Articles

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Magazine Article

Inside China's controversial mission to reinvent the internet

| Mar. 27, 2020

On a cool day late last September, half a dozen Chinese engineers walked into a conference room in the heart of Geneva's UN district with a radical idea. They had one hour to persuade delegates from more than 40 countries of their vision: an alternative form of the internet, to replace the technological architecture that has underpinned the web for half a century. 

Whereas today's internet is owned by everyone and no one, they were in the process of building something very different - a new infrastructure that could put power back in the hands of nation states, instead of individuals.

U.S. President Dwight D. Eisenhower and Secretary of State John Foster Dulles (from left) greet South Vietnamese President Ngo Dinh Diem at Washington National Airport

DoD/Department of the Air Force

Journal Article - Small Wars Journal

Bernard Fall as an Andrew Marshall Avant la Lettre (Part II)

| Dec. 09, 2019

SWJ interview with Nathaniel L. Moir, Ph.D., an Ernest May Postdoctoral Fellow in History and Policy at the Belfer Center for Science and International Affairs, Harvard Kennedy School. Dr. Moir is completing a book manuscript on Bernard Fall for publication.

Charging electric Vehicle

Flickr/Sino-German Urbanization Partnership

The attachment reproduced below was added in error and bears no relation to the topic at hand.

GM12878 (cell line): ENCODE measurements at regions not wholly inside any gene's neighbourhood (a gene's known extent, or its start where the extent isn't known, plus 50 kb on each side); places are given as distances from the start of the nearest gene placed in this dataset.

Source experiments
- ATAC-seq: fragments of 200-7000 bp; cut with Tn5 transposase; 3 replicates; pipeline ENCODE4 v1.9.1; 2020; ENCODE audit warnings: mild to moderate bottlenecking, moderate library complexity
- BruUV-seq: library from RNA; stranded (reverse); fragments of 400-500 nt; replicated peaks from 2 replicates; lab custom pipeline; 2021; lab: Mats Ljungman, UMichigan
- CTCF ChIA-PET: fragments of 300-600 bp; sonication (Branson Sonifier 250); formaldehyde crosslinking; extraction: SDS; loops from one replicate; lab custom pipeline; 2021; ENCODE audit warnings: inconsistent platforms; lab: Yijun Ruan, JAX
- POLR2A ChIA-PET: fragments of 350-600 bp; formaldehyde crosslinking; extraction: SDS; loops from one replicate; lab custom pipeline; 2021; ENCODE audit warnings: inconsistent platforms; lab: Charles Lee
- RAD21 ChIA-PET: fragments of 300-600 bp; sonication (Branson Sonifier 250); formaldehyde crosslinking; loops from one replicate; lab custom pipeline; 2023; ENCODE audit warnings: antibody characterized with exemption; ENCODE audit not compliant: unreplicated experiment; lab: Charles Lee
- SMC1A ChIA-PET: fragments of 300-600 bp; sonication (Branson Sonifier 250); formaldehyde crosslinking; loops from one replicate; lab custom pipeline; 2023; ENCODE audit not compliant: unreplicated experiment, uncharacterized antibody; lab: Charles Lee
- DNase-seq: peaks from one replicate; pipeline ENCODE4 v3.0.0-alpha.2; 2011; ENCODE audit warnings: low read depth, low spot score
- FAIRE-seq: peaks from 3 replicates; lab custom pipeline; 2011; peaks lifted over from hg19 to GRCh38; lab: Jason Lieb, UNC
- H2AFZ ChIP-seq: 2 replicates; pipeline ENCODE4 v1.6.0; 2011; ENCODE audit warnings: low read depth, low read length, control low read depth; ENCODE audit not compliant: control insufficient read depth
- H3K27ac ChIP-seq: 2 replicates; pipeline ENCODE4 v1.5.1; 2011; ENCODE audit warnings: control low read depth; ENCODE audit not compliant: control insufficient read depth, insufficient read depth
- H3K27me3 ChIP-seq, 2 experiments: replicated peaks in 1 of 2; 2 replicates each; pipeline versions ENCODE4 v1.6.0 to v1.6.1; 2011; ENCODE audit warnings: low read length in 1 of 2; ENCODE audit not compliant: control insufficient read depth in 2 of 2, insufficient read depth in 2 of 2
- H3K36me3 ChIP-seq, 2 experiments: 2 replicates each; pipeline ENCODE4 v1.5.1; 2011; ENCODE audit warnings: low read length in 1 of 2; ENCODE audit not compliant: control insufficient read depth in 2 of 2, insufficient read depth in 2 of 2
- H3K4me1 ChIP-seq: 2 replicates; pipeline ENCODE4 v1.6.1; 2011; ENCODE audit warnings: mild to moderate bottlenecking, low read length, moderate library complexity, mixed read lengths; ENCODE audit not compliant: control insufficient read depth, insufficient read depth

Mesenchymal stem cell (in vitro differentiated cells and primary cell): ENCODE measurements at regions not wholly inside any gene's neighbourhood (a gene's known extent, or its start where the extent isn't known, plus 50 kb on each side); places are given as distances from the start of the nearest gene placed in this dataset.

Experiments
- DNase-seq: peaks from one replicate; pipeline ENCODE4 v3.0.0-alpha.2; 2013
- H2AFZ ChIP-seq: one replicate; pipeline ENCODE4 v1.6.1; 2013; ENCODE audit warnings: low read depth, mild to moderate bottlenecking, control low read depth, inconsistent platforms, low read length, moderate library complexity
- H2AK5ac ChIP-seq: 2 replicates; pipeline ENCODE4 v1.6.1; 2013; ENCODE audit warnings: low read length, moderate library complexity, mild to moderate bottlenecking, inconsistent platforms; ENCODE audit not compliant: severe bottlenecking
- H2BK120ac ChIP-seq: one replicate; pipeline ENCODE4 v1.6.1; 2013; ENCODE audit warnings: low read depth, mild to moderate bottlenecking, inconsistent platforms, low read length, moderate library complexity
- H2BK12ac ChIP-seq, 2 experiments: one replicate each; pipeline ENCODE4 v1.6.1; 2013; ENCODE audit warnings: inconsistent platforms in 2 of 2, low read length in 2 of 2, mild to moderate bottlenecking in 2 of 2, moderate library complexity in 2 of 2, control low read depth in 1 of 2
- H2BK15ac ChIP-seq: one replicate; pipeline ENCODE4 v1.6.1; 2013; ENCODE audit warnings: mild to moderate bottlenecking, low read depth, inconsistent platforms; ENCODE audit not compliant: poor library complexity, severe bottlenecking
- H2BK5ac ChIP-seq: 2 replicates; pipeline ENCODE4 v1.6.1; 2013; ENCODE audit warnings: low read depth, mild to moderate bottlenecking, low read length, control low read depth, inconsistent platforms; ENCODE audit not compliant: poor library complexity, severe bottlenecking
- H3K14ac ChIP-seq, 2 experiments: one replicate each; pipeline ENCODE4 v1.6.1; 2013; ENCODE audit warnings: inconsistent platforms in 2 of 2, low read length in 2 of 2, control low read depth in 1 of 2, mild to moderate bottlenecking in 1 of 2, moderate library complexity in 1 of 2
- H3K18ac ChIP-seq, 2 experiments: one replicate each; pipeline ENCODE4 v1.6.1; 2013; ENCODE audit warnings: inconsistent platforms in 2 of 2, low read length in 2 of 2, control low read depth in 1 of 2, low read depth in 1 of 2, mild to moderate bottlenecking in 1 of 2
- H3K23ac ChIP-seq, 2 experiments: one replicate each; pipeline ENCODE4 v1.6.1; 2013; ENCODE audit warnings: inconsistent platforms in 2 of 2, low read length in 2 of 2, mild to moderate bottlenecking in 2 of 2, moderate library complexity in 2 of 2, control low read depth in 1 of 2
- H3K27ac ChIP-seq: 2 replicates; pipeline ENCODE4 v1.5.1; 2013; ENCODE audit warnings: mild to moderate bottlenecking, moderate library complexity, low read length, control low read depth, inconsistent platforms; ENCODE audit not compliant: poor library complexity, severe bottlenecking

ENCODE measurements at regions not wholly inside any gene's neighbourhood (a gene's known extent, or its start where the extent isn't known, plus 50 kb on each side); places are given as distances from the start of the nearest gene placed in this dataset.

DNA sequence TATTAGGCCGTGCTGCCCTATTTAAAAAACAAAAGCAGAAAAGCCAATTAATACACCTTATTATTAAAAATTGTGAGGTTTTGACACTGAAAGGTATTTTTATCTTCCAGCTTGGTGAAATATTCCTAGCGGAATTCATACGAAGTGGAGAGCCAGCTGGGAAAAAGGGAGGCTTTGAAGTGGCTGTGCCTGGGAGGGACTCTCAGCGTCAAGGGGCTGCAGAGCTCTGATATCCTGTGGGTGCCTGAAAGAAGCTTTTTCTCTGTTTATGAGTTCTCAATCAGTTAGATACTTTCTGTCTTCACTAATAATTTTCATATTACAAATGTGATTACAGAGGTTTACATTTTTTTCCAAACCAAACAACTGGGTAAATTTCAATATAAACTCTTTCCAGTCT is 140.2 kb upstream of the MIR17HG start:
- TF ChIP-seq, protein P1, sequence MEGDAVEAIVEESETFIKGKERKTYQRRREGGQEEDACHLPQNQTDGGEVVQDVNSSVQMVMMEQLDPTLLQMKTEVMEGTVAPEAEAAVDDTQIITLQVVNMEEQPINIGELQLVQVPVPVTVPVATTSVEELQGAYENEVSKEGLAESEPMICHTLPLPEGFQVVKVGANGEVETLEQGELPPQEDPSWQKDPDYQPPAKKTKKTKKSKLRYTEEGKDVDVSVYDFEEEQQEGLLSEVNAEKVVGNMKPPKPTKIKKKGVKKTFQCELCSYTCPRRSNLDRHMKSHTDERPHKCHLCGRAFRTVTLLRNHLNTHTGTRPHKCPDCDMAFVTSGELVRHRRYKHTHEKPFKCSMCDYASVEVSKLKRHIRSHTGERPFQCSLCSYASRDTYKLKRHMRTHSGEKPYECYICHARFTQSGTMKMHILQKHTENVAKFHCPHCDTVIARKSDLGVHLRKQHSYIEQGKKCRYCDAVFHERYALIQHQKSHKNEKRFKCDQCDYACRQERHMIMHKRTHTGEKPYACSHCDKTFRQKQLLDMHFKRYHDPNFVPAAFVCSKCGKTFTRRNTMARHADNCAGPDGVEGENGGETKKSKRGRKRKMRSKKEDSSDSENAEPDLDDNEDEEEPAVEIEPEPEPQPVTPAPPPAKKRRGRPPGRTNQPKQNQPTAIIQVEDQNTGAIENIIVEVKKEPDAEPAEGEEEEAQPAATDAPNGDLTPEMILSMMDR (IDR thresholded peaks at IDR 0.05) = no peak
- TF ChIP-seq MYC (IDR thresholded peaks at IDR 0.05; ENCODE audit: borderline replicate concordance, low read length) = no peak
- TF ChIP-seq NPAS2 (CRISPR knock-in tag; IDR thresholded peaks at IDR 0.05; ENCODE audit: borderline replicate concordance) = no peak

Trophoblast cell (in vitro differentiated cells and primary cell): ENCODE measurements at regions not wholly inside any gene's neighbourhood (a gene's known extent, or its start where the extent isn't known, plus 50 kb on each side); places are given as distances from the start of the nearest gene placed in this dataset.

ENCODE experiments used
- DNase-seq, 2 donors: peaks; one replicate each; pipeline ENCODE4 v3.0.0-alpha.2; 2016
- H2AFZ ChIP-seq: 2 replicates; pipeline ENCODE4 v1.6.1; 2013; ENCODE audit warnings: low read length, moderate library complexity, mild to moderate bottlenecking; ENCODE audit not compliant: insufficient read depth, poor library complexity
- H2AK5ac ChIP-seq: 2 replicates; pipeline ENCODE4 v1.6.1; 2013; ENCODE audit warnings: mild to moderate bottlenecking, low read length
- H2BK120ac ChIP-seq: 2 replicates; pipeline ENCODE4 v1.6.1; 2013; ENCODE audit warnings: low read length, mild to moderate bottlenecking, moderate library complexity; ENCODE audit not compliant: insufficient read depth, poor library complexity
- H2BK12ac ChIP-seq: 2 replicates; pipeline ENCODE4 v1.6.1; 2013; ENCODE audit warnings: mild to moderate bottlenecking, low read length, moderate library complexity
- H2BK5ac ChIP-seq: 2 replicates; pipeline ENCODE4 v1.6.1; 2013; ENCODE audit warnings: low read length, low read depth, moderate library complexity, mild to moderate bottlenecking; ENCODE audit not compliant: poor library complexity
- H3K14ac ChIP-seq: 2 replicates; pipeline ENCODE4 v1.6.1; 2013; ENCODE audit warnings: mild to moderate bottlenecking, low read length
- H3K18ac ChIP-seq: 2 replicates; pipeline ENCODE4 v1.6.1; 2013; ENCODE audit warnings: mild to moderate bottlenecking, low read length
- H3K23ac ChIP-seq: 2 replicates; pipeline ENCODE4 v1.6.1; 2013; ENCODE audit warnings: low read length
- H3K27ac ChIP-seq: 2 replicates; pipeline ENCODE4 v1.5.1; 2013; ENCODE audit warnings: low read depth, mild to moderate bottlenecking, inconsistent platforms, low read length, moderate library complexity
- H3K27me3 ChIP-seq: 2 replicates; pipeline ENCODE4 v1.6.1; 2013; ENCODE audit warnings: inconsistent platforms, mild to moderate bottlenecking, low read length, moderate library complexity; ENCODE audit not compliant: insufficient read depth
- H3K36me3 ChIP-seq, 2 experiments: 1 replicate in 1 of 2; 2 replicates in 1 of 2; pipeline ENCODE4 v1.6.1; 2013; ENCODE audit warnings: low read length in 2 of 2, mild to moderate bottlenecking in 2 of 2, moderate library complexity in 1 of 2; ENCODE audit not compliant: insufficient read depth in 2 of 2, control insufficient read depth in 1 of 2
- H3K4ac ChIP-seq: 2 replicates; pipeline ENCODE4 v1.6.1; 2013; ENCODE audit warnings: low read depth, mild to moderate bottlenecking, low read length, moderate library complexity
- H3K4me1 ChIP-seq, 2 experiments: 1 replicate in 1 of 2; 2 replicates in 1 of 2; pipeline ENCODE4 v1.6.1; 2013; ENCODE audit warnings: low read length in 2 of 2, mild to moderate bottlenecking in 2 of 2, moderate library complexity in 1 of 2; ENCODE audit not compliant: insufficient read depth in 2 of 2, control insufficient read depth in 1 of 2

Journal Article - Elsevier Inc.

Electric Vehicle Recycling in China: Economic and Environmental Benefits

    Authors:
  • Fuquan Zhao
  • Zongwei Liu
  • Han Hao
| January 2019

With the rapid growth of electric vehicles in China, their benefits should be scientifically identified to support the industry development. Although the life cycle benefits of electric vehicles have been analyzed worldwide, the recycling phase has not been fully studied yet, especially in China. Therefore, this study focuses on the economic and environmental benefits of electric vehicle recycling in China. Based on the technology adopted by leading enterprises, the gross income and reduction of energy consumption and greenhouse gas emissions are calculated to reveal the benefits.

coal-fired power plant in Shuozhou, Shanxi, China

Wikimedia CC/Kleineolive

Journal Article - Nature Sustainability

Managing China's Coal Power Plants to Address Multiple Environmental Objectives

    Authors:
  • Fabian Wagner
  • M.V. Ramana
  • Haibo Zhai
  • Mitchell J. Small
  • Carole Dalin
  • Xin Zhang
  • Denise L. Mauzerall
| November 2018

China needs to manage its coal-dominated power system to curb carbon emissions, as well as to address local environmental priorities such as air pollution and water stress. In this article, the authors examine three province-level scenarios for 2030 that represent various electricity demand and low-carbon infrastructure development pathways.

a man looks up near smoke spewing from a chimney near the Jiujiang steel and rolling mills in Qianan

AP/Ng Han Guan, File

Journal Article - Nature Sustainability

Air Quality–Carbon–Water Synergies and Trade-offs in China's Natural Gas Industry

    Authors:
  • Yue Qin
  • Lena Höglund-Isaksson
  • Edward Byers
  • Kuishuang Feng
  • Fabian Wagner
  • Denise L. Mauzerall
| Sep. 14, 2018